That wasn't done on GI guns. Even for target guns, the gain in accuracy is small (but when a quarter or half inch at 50 yards can win or lose a match, it is still important), much less so than fitting the barrel to the slide.
     
    Last edited: Sep 11, 2011
  7. 1911Tuner

    1911Tuner Moderator Emeritus

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    aminyard:

    Well...If you're chasing half-inch groups at 50 yards, the barrel fit is critical...but not so much in an ordnance-spec pistol.

    I have an unaltered original/correct USGI Colt that was built in the spring of 1919...one of the last ones that the Army took. With an older lot of PMC hardball...the real GI -spec PMC...it'll hold to about 3.5 inches from the bags at 50 yards if somebody with better eyes than mine shoots it. With my cast 200 grain SWCs and 4 grains of Bullseye...it'll cut a 10-shot group that'll go under 3 inches...and there's nothing hand-fitted in the gun, much less precisely fitted.

    Slide to frame fit on this old Colt is very good, with just enogh play that you can feel it if the gun is dry...but with oil in the rails, there's virtually no detectable movement. This is as it should be.

    And here it is:

    Colt.jpg
     
  8. 1911Tuner

    1911Tuner Moderator Emeritus

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    Next is a 14-shot 25-yard sandbagged group from a badly worn Norinco after I peened the rails a little at the front to reduce vertical play in order to get a better vertical barrel engagement...and a Kart Easy-Fit barrel that took all of an hour to install...with hand tools.

    The pistol belongs to a member on another board. This is the picture that he sent to me the day after he fired the group.

    The ammunition was a new lot of PMC hardball, and there was no tossing out first-round flyers. One magazine was fired empty, and another locked in. 14 shots with arguably not the most accurate ammunition on the shelf.

    JoesGroup.jpg
     
  9. aminyard

    aminyard Member

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    While truley original, unissued GI parts are interchangable, it is unlikely that you will find them. A poorly fit barrel can make a 1911 dangerous (here I am talking about the barrel to shroud fit. This is not a project for an untrained individual to do.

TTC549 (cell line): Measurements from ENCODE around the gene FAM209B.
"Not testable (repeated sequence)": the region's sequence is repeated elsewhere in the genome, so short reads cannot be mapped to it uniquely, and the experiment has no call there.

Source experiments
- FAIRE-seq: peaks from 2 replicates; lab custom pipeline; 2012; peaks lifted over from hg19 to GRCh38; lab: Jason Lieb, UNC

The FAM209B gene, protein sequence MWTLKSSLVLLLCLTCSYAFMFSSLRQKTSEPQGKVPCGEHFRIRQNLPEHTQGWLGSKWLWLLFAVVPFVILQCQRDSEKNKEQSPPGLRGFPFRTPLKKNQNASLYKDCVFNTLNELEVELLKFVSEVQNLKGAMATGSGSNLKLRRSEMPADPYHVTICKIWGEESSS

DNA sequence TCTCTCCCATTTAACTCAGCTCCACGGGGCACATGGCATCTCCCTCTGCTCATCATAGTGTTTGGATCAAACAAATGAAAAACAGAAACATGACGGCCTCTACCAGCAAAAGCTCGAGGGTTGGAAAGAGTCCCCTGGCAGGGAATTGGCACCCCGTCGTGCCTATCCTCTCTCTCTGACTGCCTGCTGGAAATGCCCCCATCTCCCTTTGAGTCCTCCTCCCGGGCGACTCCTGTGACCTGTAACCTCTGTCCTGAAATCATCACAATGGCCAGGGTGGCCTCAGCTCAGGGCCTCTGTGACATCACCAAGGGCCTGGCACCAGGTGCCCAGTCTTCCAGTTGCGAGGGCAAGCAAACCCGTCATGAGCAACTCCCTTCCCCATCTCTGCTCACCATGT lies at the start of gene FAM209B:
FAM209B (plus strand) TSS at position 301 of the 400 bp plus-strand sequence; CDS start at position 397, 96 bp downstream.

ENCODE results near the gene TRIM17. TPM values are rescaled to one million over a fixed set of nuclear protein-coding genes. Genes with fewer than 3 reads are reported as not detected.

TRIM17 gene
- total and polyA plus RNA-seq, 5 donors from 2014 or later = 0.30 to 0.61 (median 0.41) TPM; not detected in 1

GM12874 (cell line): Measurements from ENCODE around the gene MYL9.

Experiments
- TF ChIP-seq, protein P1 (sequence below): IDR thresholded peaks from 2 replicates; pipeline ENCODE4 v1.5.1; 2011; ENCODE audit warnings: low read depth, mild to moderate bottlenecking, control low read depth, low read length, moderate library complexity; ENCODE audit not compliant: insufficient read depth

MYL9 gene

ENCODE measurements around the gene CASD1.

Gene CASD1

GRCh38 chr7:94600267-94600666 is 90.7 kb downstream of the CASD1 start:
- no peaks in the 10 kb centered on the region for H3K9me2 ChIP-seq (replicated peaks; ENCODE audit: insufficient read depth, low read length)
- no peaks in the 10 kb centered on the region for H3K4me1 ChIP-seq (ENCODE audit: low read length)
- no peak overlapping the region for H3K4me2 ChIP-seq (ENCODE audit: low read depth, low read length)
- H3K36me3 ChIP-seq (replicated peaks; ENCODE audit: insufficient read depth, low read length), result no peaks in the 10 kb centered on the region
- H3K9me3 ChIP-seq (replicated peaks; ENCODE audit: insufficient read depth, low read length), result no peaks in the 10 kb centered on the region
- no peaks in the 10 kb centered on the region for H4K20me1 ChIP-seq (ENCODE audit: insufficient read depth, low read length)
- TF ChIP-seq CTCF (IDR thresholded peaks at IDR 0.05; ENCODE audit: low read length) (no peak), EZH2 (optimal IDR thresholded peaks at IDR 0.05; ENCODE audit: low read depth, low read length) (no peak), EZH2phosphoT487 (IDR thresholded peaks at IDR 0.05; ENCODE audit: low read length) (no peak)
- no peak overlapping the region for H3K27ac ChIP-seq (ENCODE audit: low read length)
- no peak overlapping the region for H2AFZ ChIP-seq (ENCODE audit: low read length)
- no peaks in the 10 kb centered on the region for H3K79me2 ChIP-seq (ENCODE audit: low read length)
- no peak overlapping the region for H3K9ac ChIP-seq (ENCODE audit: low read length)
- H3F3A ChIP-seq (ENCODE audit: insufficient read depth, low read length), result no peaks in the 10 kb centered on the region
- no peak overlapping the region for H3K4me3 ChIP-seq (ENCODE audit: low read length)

Good Luck
     
  10. Sheepdog1968

    Sheepdog1968 Member

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    FWIW, Springfield sells a GI 1911 that might be close enough to the real deal to make you happy.
     
  11. 1911Tuner

    1911Tuner Moderator Emeritus

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    :confused:

    Barrel hood? Why?
     
  12. ATCDoktor

    ATCDoktor Member

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  13. FIVETWOSEVEN

    FIVETWOSEVEN Member

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    No where near as fun as buying all the parts, constructing it, then hoping it will shoot.;)
     
  14. rcmodel

    rcmodel Member in memoriam

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    What he said!

    Real unaltered GI 1911 parts that are not rejects are about as rare as dodo birds anymore.

    My stash from my late 60's military service is about gone, and I'm here to tell you there are few to none out there to replace them with that I can find.

    rc
     
    Last edited: Sep 14, 2011
  15. FIVETWOSEVEN

    FIVETWOSEVEN Member

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    There is one ad in shotgun news for M1911A1 parts, I could probably find the website too. They list all parts besides the slide, frame, and barrel. What do you guys think about it?